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How Winter 2010 Threatened Small Businesses

By: Kevin Dowling BA (IMC) - Updated: 3 Oct 2014 | comments*Discuss
 
Winter Weather Small Businesses Uk

The winter of 2010/11 was one of the coldest since records began. The average temperature of the winter season was an extremely chilly -0.8C (32F). The continued snow and icy conditions also played havoc with small businesses across the UK.

Fears for Small Businesses

According to the Centre for Economics and Business Research, up to a thousand small businesses found their livelihoods under threat from bankruptcy as a result of a cold snap. The Centre estimated that the extreme winter weather in 2010 affected about one-fifth of the UK economy, and cost about £1bn in lost revenue each day the temperature was below zero.

Bars and Restaurants Hit Hardest

Those small businesses which depended on cashflow, such as bars and restaurants suffered the most, as the cold weather drastically reduced their customer inflow. The harsh winters also meant that the Christmas period, often the most profitable time of the year for smaller businesses, was particularly lacklustre.

A Less Than Merry Christmas

Small businesses were counting on a profitable Christmas to help to make up for a difficult 2010. In fact, many had taken on additional seasonal staff and increased their orders to help cope with an expected increase in demand, ahead of January’s Value Added Tax (VAT) rise from 17.5% to "20%.

In reality, however, the Christmas period was a poor one. In the crucial weekend before Christmas, with trains cancelled and buses and tubes facing heavy delays, and with delivery vans stuck in depots, most Christmas shoppers and revellers had little choice but to stay at home.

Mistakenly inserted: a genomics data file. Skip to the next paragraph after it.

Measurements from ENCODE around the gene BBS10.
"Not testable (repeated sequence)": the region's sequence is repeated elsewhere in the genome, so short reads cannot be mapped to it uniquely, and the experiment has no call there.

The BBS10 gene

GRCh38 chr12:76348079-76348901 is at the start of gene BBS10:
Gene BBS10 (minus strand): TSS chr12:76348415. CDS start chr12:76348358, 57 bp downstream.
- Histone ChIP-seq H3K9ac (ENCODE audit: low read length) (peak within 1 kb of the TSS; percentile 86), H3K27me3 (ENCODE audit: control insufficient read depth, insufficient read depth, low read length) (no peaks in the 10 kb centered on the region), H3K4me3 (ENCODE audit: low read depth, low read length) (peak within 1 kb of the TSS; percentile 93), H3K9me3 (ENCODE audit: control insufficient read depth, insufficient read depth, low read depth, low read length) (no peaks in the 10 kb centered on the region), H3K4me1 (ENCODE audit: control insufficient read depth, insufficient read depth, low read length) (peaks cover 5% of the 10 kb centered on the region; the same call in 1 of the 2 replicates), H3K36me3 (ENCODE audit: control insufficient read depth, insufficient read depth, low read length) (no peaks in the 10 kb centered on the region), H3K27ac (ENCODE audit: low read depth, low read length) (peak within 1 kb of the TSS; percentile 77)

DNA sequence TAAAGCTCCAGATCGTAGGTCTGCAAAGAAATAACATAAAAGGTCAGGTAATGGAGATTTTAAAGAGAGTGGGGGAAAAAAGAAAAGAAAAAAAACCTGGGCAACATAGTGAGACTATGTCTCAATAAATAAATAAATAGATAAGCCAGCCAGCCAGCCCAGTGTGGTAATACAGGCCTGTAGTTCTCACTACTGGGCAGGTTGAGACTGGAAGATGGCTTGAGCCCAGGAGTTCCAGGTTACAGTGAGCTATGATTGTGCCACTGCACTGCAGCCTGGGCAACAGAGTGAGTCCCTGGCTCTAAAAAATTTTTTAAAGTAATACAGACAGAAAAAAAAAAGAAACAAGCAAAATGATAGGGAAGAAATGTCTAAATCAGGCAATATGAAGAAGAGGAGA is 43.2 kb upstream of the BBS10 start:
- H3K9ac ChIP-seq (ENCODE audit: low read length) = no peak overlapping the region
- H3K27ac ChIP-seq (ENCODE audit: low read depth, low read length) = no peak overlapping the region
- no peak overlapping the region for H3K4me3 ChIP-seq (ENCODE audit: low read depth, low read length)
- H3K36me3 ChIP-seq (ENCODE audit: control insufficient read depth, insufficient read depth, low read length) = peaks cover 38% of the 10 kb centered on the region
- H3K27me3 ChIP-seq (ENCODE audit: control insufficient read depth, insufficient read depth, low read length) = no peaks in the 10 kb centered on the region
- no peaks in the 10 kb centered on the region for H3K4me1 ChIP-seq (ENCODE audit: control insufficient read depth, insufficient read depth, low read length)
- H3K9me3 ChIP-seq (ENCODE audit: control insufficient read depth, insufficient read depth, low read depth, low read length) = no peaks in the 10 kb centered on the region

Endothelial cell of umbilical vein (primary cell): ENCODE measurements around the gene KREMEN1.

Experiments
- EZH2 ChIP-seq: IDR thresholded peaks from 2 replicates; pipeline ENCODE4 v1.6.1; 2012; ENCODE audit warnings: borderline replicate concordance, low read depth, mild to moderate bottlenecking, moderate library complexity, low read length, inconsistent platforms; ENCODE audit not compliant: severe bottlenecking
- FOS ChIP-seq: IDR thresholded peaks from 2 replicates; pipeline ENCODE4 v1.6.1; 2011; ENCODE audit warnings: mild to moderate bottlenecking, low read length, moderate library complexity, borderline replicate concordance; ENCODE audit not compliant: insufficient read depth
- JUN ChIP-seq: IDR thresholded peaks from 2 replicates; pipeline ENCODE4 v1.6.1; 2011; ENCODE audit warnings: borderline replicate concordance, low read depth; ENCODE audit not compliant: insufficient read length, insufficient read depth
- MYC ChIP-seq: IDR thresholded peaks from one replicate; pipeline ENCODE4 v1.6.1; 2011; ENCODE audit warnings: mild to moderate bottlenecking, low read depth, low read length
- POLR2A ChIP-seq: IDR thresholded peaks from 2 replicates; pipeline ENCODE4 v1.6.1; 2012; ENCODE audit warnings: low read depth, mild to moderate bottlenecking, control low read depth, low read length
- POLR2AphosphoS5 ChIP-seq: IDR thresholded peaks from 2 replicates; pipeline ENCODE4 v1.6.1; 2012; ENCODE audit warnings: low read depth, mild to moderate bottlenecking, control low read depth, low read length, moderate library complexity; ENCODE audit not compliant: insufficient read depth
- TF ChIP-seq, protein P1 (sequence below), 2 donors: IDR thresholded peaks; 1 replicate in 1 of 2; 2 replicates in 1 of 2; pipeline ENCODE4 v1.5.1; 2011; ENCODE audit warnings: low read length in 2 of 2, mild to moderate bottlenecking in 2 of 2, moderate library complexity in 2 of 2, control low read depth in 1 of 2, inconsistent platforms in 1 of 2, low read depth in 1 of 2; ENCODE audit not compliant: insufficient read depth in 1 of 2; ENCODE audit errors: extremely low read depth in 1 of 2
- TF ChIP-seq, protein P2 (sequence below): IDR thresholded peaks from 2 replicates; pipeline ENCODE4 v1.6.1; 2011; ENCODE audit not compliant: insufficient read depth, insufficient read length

As a result, the seasonal ‘footfall’ (the number of customers that come through the door) was down by as much as 30% when compared to the previous Christmas period.

Can Government Intervention Help?

Of course, the last thing that the Government wishes to see is another wave of small business bankruptcies, as were experienced back then. For small businesses though, it is getting increasingly difficult to keep bouncing back after several years of worsening conditions.

The Federation of Small Businesses has been calling on the Government to make a greater effort to give smaller businesses as much assistance as they need to keep their businesses afloat and stave off bankruptcy during these difficult times. Some of their suggestions include insisting that banks offer greater flexibility and understanding when extending credit to smaller businesses, and giving them more time to pay if they come into difficulty.

Other helpful measures could include HMRC extending its ‘time to pay' scheme that allows small businesses to defer tax repayments until their cashflow situations improve. Landlords should also be encouraged to keep rental costs as they are, and put off any potentially disastrous rent increases until the economic climate improves.

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